The American University in Cairo Celebrates Its 75th Anniversary

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The American University in Cairo Celebrates Its 75th Anniversary

By Mary Judith Sundstrom and Howdy Stout

Charles R. Watson, an American born in Egypt, had a vision of establishing a private, English-language university in Cairo, calling for high standards of scholarship and the promotion of international understanding. He founded The American University in Cairo (AUC) in 1919 with the assistance of other interested American citizens.

True to its mission, The American University in Cairo offers liberal arts and professional education in a framework that respects the cultural values of the Arab world. AUC has operated without interruption since its founding and completed 75 years of service to Egypt and the Middle East during the 1994-95 academic year.

"In a time when bridging the cultural divide between East and West has assumed a new sense of urgency," said Egypt's first lady, Suzanne Mubarak, herself an AUC graduate, "The American University in Cairo, with its educational principles and its solid adherence to the culture and traditions of Egypt, exemplifies the best of both worlds."

Over 4,200 students representing more than 50 nations enroll annually in AUC's undergraduate and graduate programs. At AUC, Egyptian and Middle Eastern students prepare themselves for successful careers and positions of leadership. Students from outside the Middle East learn the language, history and culture of the Arab world, aided by their immersion in the daily life of Cairo. Among AUC's 13,000 alumni are CEOs and senior executives of major corporations, diplomats, entrepreneurs, government officials, journalists, scholars, scientists, writers and a head of state.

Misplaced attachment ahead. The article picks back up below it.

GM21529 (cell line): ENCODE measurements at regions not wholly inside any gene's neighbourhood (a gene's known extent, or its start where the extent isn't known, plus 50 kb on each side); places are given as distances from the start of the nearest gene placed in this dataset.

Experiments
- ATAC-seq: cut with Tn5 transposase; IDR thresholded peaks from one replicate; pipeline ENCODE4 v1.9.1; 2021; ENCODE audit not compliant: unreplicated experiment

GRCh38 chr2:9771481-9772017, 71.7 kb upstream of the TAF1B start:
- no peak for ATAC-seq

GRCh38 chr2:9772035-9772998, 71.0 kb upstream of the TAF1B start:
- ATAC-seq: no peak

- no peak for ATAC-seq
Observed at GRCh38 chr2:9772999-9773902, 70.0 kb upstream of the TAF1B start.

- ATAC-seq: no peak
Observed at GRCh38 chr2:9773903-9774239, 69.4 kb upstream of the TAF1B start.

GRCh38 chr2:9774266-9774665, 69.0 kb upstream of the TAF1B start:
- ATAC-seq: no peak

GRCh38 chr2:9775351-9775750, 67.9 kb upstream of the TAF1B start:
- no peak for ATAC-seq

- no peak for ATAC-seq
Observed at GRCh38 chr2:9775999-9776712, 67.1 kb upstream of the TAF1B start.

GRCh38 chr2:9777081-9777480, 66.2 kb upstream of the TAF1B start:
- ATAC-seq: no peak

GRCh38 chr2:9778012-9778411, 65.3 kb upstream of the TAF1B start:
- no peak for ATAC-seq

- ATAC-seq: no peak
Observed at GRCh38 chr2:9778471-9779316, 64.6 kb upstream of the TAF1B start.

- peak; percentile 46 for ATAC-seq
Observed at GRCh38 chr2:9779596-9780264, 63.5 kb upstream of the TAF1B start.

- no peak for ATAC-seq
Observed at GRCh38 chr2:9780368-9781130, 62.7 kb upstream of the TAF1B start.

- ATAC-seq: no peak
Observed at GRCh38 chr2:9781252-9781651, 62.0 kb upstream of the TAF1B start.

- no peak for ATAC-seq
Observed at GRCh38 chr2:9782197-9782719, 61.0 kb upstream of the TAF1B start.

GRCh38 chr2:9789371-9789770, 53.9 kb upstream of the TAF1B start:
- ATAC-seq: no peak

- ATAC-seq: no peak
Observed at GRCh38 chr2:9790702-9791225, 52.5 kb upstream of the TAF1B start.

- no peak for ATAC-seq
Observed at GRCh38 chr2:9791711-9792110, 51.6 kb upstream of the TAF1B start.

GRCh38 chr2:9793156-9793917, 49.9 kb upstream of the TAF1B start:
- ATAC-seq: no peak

"There are many AUC alumni who have come from all over the world to study here, and who have gone on to many different careers in their home countries and abroad," said U.S. Ambassador to Egypt Edward S. Walker, who studied Arabic at AUC in 1977. "They have carried the legacy of AUC with them--an understanding that helps build a bridge between cultures."

The university offers one of the largest adult-education programs in the Middle East (11,000 students per trimester) and conducts applied research through its academic departments and two research centers: the Social Research Center and Desert Development Center.

Mrs. Mubarak and Ambassador Walker were among Egyptian and foreign dignitaries who attended ceremonies opening a year-long observance of the 75th anniversary on Sept. 26, 1994. Continuing in its role of bridge-builder by promoting public discourse and dialogue on issues facing Egypt and the Middle East, the university hosted numerous lectures and symposia in both Egypt and the United States.

U.S. Vice President Albert Gore, Jr. delivered the keynote address at AUC's symposium Sept. 4 entitled "Population and Development: Implications for Egypt and the Region," held in conjunction with the United Nations International Conference on Population and Development. Panelists included Timothy E. Wirth, undersecretary of state for global affairs, and administrator Brian Atwood of the U.S. Agency for International Development.

In November 1994 and again in May 1995 in New York City, the university hosted two AUC Forum programs. The November program, entitled "The Peace Process: Where Do We Go From Here," featured panelists Richard W. Murphy, senior Middle East fellow for the Council on Foreign Relations, and David M. Satterfield of the National Security Council. Former Senator Robert W. Kasten, Jr. of Wisconsin, an AUC trustee, moderated the event.

The May forum, entitled "The Future of Egypt's Past," featured panelists Dorothea Arnold of the Metropolitan Museum of Art, Richard Fazzini from the Brooklyn Museum, Mark Lehner of the Oriental Institute at the University of Chicago, and AUC Professor Kent Weeks. Dr. Abdel Halim Nur-El-Din, secretary-general of Egypt's Supreme Council of Antiquities, gave the guest lecture and W. …